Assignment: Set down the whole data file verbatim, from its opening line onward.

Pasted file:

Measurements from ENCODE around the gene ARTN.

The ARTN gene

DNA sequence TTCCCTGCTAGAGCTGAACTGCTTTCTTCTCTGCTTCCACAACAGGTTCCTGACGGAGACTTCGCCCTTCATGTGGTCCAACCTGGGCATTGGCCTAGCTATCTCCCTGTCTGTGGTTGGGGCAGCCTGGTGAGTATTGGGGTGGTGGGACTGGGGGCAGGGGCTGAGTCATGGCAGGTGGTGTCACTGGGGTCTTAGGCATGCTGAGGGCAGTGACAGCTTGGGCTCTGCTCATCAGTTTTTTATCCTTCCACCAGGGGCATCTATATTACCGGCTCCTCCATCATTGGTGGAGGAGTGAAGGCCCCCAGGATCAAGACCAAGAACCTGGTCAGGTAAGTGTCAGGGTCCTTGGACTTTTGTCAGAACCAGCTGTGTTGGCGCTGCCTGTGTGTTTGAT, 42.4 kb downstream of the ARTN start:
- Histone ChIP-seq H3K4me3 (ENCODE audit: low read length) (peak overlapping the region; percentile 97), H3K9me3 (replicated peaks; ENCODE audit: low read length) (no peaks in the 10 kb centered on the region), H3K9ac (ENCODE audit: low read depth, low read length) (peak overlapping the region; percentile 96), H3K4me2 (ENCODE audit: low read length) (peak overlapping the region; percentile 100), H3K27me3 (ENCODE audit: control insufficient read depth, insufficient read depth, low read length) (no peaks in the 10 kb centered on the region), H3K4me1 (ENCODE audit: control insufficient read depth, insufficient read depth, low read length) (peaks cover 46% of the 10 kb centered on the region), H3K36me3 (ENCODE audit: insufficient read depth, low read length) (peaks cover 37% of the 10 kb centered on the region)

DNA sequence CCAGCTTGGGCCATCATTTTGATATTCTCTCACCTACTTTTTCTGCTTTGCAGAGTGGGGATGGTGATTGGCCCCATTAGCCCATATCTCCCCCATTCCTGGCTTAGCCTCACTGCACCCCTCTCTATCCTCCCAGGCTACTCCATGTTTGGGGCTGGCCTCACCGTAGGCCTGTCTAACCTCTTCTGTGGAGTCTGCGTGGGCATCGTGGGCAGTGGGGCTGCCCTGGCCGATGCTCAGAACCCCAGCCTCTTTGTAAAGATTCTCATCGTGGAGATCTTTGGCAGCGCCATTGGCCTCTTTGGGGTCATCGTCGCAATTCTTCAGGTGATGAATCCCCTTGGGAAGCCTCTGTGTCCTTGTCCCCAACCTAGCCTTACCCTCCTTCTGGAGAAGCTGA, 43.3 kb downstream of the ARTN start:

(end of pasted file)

Measurements from ENCODE around the gene ARTN.

The ARTN gene

DNA sequence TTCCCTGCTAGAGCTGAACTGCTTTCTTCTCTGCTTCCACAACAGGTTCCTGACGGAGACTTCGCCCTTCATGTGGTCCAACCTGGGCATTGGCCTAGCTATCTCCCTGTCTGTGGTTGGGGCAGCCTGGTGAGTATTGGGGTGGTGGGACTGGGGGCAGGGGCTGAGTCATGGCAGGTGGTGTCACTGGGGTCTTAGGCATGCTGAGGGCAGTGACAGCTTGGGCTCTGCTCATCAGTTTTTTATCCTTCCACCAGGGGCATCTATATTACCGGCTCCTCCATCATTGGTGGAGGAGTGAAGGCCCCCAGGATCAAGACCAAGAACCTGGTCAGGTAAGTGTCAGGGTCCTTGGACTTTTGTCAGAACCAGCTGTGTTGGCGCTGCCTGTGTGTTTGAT, 42.4 kb downstream of the ARTN start:
- Histone ChIP-seq H3K4me3 (ENCODE audit: low read length) (peak overlapping the region; percentile 97), H3K9me3 (replicated peaks; ENCODE audit: low read length) (no peaks in the 10 kb centered on the region), H3K9ac (ENCODE audit: low read depth, low read length) (peak overlapping the region; percentile 96), H3K4me2 (ENCODE audit: low read length) (peak overlapping the region; percentile 100), H3K27me3 (ENCODE audit: control insufficient read depth, insufficient read depth, low read length) (no peaks in the 10 kb centered on the region), H3K4me1 (ENCODE audit: control insufficient read depth, insufficient read depth, low read length) (peaks cover 46% of the 10 kb centered on the region), H3K36me3 (ENCODE audit: insufficient read depth, low read length) (peaks cover 37% of the 10 kb centered on the region)

DNA sequence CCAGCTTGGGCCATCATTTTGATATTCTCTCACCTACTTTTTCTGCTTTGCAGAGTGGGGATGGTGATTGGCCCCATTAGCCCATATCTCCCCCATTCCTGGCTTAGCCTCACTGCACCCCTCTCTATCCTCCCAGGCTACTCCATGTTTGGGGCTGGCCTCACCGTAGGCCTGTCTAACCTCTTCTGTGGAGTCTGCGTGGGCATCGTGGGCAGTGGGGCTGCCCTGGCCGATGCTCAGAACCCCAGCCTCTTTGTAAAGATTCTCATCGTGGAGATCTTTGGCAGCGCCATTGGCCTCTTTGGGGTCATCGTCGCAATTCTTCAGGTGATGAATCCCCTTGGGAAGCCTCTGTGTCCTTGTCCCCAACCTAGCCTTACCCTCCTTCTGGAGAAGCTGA, 43.3 kb downstream of the ARTN start: